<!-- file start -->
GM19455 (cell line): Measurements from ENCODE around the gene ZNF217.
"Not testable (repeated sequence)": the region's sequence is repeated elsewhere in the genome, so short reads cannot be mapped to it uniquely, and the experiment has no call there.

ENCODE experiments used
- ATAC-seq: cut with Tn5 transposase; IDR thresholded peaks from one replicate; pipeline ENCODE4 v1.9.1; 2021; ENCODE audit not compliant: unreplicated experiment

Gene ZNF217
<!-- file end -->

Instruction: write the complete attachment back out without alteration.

GM19455 (cell line): Measurements from ENCODE around the gene ZNF217.
"Not testable (repeated sequence)": the region's sequence is repeated elsewhere in the genome, so short reads cannot be mapped to it uniquely, and the experiment has no call there.

ENCODE experiments used
- ATAC-seq: cut with Tn5 transposase; IDR thresholded peaks from one replicate; pipeline ENCODE4 v1.9.1; 2021; ENCODE audit not compliant: unreplicated experiment

Gene ZNF217